Q and A with the experts: Ukraine crisis reignites debate over Line-5 pipeline

Wednesday, March 23, 2022

Grant GunnAmid rising oil prices stemming from sanctions on Russia for its invasion of Ukraine, the Canadian government is pressing Michigan to end its opposition to the transnational Line-5 pipeline. Water Institute member professor Grant Gunn explains the environmental concerns regarding the pipeline being situated at the bottom of lakes that annually freeze over. 

What is the current dispute involving the Line-5 pipeline?

The clash centres around public concerns over the safety of the transnational 8km stretch of pipeline, referred to as the Line-5 pipeline, running underwater through the international Straits of Mackinac connecting Lake Huron and Lake Michigan.

The State of Michigan wants to halt the operation and revoke Enbridge's easement to use the lake bottom for its pipelines. This effort continues to fuel a legal dispute between Canada and the United States. At stake is the ecological health of the Great Lakes and a project moving 540,000 barrels of oil daily, which are increasingly in-demand given rising oil prices due to sanctions from Russia's invasion of Ukraine. 

What specifically do Michiganders fear about this particular underwater pipeline?

Besides the fact that every oil spill poses an immediate threat to every part of an aquatic ecosystem, Line-5 is in a somewhat unique position as the nexus of two ice-covered freshwater lakes. Since the lakes freeze over in the winter, our recent study explored the storage capacity of ice in the Straits, and what might happen if a spill were to occur at various levels of ice cover.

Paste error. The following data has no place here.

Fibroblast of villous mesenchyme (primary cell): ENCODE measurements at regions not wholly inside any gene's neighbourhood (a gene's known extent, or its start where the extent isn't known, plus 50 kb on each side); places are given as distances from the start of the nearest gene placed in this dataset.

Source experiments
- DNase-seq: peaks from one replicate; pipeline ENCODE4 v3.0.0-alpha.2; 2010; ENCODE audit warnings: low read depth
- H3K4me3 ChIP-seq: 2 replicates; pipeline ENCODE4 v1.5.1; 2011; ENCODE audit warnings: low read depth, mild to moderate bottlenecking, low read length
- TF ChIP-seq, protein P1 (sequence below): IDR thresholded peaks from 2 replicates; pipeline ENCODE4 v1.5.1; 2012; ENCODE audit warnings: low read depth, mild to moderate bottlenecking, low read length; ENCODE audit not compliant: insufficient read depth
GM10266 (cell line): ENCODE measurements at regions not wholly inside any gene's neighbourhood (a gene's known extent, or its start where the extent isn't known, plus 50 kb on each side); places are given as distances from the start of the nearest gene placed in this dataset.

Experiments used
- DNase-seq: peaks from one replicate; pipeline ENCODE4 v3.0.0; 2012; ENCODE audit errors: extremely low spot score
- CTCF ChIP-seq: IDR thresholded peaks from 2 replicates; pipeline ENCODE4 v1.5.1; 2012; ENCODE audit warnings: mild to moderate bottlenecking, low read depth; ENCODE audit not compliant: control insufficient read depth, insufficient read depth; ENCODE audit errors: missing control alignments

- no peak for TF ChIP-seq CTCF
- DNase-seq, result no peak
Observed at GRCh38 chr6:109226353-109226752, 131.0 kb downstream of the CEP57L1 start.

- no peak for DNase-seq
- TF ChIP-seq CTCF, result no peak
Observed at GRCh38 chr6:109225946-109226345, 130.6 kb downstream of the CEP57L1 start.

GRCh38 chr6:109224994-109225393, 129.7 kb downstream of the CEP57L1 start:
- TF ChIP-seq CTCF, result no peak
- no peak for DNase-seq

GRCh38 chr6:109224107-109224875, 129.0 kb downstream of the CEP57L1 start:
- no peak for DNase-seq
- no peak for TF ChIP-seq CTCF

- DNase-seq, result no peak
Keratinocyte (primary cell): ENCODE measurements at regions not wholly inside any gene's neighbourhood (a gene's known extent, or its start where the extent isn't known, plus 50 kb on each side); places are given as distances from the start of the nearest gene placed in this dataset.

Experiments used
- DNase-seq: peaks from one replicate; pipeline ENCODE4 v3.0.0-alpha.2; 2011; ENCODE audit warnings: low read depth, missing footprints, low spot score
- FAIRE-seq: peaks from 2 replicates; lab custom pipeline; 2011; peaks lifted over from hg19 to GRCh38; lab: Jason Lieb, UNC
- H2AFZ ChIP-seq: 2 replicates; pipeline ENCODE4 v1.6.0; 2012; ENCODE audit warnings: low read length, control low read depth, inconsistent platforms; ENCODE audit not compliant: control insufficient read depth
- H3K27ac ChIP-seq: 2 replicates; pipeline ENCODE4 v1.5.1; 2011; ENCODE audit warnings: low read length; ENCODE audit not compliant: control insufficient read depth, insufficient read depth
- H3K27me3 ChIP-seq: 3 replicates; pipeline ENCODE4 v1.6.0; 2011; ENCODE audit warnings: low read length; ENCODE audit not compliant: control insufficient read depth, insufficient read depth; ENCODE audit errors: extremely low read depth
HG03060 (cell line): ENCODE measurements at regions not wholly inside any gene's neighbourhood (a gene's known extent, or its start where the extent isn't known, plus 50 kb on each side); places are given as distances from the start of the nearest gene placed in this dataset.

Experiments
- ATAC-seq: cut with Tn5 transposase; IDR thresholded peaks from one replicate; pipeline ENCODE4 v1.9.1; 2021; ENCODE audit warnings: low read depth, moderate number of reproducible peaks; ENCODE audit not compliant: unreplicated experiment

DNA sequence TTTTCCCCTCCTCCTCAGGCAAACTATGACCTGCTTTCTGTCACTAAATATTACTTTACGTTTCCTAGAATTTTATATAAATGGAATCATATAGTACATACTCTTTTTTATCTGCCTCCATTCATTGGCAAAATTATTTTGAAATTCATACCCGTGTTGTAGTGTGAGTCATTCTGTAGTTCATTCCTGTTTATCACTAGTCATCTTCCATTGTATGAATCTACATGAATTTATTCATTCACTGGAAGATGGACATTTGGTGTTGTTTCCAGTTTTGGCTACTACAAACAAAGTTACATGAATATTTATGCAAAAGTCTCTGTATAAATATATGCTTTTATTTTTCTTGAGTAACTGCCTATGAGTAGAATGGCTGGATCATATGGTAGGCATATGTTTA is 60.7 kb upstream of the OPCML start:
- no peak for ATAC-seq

Several models have already been developed to predict the amount of shoreline affected in a potential spill in open-water conditions. But our study examined the consequences of a spill happening when the Straits are totally frozen over. We worked out how oil could be stored beneath the ice. If such a spill were to happen, it would lead to complicated detection and clean-up strategies. So, there is some danger that if oil is released under ice, it would have an even more devastating impact on the environment than a spill in open water. 

What will determine if the pipeline will be shut down?

Following an incident involving a boat's anchor damaging the line, public pressure led Michigan's governor to temporarily order Calgary-based Enbridge Inc. to shut down the pipeline that supplies refineries in Sarnia, Ontario, and has moved to revoke the 1953 easement to operate the pipeline on the lakebed. Negotiators on both sides must consider that the Line-5 pipeline is currently 70 years old. Plans for a new tunnel project to enclose a replacement to Line-5 have been proposed to protect the aquatic environment in the event of a leak. But for now, that's only a plan. 

Political ideology and disinformation also play a part in how this will play out. In a parallel study of ours, we got a sense that not everyone was equally informed about the risks. There is a lot of disinformation in the debate. Ideological, social and cultural factors influence perceived risk to pipelines. Russia's war on Ukraine and the lack of supply of oil are likely to polarize decision-makers even more. 

A University of Waterloo Press Release

Frozen Lake Photo by Scott Osborn on Unsplash

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